Early release from prison is on the table as a state task force begins discussions to navigate California’s incarcerated population through the coming storm of the coronavirus, according to the Los Angeles Times.
U.S. District Judge Kimberly Mueller Friday ordered the task force during a telephone status hearing. The hearing was for updates on prison mental health but instead dwelt almost entirely on COVID-19.
The task force’s first meeting was Saturday, involving lawyers for the governor’s office, corrections department, Department of State Hospitals and those representing prisoners in long-running litigation over prison conditions, the Times reported.
At Mueller’s direction, prison population is on the table, said plaintiff’s attorney Michael Bien.
The corrections department has steadfastly declined to answer questions about how many inmates are under watch with influenza-like illness, how many have been tested for COVID-19 and how many are under quarantine, the newspaper reported.
After a decade of sustained effort to reduce health-threatening overcrowding, California’s prison system remains at 134% capacity, with more than 114,000 inmates in state prisons built to hold 85,000. Another 8,700 prisoners are in camps and contracted private lockups.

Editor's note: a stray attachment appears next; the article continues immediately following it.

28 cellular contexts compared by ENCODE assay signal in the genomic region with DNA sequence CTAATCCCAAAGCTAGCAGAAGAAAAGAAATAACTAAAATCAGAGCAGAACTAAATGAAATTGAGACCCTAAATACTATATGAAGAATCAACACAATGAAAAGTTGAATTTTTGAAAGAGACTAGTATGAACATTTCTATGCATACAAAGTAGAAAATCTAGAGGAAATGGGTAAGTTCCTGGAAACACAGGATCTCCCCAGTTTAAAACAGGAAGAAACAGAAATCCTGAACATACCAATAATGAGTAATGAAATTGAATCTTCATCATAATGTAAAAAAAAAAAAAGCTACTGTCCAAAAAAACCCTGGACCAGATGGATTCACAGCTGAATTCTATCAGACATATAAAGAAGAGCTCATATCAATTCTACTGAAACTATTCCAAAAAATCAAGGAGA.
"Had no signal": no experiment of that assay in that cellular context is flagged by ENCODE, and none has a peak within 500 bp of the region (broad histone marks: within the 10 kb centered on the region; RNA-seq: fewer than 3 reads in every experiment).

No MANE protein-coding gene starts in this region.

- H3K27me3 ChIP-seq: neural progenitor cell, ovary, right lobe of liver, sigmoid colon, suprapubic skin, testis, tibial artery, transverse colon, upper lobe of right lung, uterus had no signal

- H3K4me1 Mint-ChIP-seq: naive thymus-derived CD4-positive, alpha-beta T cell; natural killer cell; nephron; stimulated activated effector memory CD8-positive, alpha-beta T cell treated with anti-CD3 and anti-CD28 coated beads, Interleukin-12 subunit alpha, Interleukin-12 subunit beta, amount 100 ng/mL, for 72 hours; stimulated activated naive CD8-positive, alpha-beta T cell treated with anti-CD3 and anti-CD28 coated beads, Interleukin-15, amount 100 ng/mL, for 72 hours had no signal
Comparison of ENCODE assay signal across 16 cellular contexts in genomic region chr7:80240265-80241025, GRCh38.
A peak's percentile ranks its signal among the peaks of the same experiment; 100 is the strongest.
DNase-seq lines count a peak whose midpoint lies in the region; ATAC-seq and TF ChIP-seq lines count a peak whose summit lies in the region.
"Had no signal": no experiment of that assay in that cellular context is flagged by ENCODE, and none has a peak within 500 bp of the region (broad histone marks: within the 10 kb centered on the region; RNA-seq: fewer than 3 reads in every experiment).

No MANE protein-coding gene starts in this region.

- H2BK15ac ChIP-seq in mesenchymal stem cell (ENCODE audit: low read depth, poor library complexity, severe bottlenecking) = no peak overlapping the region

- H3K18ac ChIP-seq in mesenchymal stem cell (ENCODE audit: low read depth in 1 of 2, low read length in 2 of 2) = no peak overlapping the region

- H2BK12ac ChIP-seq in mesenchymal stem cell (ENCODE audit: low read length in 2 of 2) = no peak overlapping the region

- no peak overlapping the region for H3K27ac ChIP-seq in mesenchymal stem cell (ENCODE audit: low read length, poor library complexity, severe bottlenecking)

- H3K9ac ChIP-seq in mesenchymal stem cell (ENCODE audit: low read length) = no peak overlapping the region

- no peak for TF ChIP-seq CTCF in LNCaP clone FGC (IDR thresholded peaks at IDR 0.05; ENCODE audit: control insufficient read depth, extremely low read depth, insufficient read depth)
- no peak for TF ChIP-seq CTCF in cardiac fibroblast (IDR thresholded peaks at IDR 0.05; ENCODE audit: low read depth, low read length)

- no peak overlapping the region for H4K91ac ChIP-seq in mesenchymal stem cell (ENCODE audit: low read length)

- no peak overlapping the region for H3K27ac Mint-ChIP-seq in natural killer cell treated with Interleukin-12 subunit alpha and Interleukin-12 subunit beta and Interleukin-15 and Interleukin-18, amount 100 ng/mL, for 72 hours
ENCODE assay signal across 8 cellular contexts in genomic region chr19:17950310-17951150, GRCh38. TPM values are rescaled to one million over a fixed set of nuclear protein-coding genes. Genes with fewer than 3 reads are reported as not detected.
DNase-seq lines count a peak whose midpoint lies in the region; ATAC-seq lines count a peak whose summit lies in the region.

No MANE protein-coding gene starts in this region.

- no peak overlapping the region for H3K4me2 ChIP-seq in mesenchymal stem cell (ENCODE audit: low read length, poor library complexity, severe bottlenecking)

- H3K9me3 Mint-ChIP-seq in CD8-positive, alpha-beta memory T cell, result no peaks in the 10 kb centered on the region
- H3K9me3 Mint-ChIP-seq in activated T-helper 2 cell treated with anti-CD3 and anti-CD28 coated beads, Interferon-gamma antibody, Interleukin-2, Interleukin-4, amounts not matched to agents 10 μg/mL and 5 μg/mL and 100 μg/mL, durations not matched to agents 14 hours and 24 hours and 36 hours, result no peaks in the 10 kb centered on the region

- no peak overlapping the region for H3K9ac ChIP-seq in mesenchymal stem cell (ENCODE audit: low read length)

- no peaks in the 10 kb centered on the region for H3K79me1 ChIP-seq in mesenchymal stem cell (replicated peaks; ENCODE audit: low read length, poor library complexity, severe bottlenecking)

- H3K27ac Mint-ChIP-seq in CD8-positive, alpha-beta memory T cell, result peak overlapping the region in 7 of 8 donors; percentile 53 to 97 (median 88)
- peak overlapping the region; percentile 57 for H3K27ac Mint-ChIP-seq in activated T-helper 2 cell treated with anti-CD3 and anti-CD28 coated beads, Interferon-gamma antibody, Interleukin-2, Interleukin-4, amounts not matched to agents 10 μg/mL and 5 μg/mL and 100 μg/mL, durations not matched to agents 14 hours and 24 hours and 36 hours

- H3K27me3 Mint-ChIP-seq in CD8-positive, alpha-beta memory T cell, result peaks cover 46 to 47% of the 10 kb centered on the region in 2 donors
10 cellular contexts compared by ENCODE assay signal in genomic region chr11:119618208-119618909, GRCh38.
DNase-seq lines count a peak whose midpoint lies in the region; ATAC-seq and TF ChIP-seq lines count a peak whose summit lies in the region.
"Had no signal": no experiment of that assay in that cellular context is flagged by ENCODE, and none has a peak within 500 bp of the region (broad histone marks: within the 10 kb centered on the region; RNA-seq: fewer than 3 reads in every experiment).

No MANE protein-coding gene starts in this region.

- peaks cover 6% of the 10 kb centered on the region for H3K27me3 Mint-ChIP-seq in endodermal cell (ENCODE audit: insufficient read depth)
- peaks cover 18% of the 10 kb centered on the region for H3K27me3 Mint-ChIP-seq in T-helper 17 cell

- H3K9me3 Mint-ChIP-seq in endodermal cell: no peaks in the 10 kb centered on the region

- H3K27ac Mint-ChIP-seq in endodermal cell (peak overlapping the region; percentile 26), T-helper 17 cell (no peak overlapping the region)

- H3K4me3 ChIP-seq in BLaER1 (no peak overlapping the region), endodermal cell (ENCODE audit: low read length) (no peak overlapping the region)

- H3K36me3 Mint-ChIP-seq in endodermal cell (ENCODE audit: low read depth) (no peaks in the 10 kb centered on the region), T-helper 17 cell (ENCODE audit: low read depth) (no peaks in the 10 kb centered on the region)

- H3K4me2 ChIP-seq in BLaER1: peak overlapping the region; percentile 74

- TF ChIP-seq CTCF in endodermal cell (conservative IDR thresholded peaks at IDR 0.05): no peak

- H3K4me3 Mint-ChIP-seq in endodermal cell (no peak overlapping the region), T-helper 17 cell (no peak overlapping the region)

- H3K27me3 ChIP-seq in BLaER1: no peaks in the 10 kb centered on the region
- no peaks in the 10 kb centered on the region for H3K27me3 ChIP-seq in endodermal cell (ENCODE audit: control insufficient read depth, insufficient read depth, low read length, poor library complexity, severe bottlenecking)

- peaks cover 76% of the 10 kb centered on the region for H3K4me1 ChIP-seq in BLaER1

Despite mounting pressure from civil liberties groups such as the ACLU and advocates for inmates, prison systems across the U.S. have thus far resisted calls to reduce their COVID-19 threats by releasing prisoners. Jail systems, however, have adopted such programs, including those in Los Angeles, Alameda, Santa Clara and San Francisco counties.
As of Saturday, the California Department of Corrections reported that no inmates have yet tested positive for COVID-19, though it announced three employees were infected, two at the California Institution for Men and one at California State Prison-Sacramento, located outside Folsom. A San Quentin State Prison employee who previously was reported to have tested positive, ultimately, was a negative case, the department said.